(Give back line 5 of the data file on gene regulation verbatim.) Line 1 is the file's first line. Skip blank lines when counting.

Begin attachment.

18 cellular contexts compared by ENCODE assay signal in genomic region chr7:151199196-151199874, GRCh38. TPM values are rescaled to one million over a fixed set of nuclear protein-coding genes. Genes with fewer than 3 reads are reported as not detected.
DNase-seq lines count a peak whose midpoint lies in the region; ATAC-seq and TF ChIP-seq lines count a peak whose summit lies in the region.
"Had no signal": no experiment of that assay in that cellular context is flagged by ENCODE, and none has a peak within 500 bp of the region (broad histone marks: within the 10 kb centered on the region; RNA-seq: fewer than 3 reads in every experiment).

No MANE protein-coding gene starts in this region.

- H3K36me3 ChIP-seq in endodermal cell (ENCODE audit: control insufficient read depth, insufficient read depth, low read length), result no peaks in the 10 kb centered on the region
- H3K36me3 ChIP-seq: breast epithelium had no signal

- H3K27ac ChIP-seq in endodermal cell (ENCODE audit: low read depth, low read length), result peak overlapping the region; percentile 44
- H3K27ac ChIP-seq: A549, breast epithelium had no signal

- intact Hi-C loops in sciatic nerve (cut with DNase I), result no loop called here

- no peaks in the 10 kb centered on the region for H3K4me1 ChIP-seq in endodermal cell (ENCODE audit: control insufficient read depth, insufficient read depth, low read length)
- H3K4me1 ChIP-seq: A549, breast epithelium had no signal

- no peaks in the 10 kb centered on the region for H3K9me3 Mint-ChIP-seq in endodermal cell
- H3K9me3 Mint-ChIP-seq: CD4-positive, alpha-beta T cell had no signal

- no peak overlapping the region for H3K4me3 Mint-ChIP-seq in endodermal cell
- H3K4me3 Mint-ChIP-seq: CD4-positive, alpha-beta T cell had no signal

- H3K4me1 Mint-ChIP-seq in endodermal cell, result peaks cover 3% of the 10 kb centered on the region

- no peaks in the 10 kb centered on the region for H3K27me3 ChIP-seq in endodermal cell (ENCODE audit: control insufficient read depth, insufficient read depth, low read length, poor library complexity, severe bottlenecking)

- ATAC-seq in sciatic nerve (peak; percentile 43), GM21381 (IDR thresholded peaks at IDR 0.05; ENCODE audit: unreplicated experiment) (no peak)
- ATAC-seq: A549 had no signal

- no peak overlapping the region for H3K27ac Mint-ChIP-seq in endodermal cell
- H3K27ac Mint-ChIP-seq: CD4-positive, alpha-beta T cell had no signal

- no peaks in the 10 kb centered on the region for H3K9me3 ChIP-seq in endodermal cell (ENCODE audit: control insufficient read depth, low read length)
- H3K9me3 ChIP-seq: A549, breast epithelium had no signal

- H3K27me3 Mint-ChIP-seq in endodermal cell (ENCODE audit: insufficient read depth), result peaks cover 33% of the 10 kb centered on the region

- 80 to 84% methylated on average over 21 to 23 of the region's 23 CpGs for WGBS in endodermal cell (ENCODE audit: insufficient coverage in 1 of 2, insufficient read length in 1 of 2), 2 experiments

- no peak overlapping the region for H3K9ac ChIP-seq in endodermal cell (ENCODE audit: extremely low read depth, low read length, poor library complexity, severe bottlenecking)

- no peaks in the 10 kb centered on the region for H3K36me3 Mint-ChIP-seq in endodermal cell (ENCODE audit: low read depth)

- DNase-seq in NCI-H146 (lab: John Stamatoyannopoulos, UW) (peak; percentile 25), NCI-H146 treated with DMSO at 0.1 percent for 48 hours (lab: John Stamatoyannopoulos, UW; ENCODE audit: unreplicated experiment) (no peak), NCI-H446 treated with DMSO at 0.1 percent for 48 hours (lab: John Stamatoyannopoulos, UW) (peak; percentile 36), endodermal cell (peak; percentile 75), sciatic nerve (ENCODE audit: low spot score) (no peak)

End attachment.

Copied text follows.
- H3K36me3 ChIP-seq in endodermal cell (ENCODE audit: control insufficient read depth, insufficient read depth, low read length), result no peaks in the 10 kb centered on the region